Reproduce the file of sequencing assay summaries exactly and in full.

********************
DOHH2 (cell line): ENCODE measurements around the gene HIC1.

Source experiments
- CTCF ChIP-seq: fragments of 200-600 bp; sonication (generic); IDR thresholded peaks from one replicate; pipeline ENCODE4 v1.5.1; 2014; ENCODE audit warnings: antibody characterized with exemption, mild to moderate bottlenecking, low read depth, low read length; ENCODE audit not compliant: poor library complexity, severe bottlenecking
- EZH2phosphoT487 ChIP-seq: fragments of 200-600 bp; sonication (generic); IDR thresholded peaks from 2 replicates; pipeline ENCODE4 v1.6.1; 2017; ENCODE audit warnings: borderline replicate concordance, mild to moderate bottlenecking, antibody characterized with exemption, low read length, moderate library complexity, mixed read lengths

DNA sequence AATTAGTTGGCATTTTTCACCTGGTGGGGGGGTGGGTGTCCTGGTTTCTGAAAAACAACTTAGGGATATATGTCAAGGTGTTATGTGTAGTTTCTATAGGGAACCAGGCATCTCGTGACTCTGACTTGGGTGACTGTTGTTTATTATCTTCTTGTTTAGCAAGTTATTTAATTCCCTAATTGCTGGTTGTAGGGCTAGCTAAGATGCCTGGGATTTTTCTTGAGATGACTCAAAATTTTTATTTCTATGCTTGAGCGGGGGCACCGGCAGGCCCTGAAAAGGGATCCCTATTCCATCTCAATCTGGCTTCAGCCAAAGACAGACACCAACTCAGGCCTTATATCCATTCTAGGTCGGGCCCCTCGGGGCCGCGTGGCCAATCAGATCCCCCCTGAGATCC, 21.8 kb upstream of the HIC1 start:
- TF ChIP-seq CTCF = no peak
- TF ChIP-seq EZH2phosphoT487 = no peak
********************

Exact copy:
DOHH2 (cell line): ENCODE measurements around the gene HIC1.

Source experiments
- CTCF ChIP-seq: fragments of 200-600 bp; sonication (generic); IDR thresholded peaks from one replicate; pipeline ENCODE4 v1.5.1; 2014; ENCODE audit warnings: antibody characterized with exemption, mild to moderate bottlenecking, low read depth, low read length; ENCODE audit not compliant: poor library complexity, severe bottlenecking
- EZH2phosphoT487 ChIP-seq: fragments of 200-600 bp; sonication (generic); IDR thresholded peaks from 2 replicates; pipeline ENCODE4 v1.6.1; 2017; ENCODE audit warnings: borderline replicate concordance, mild to moderate bottlenecking, antibody characterized with exemption, low read length, moderate library complexity, mixed read lengths

DNA sequence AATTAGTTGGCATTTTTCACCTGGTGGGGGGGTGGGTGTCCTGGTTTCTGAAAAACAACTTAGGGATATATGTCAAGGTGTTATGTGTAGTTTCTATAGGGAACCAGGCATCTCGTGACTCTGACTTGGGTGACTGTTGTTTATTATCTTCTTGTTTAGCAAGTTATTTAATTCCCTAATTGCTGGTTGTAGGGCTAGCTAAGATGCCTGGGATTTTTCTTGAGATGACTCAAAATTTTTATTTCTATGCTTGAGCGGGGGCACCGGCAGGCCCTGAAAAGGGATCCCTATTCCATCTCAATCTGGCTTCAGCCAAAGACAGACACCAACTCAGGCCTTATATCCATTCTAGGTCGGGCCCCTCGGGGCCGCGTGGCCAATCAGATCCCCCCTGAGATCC, 21.8 kb upstream of the HIC1 start:
- TF ChIP-seq CTCF = no peak
- TF ChIP-seq EZH2phosphoT487 = no peak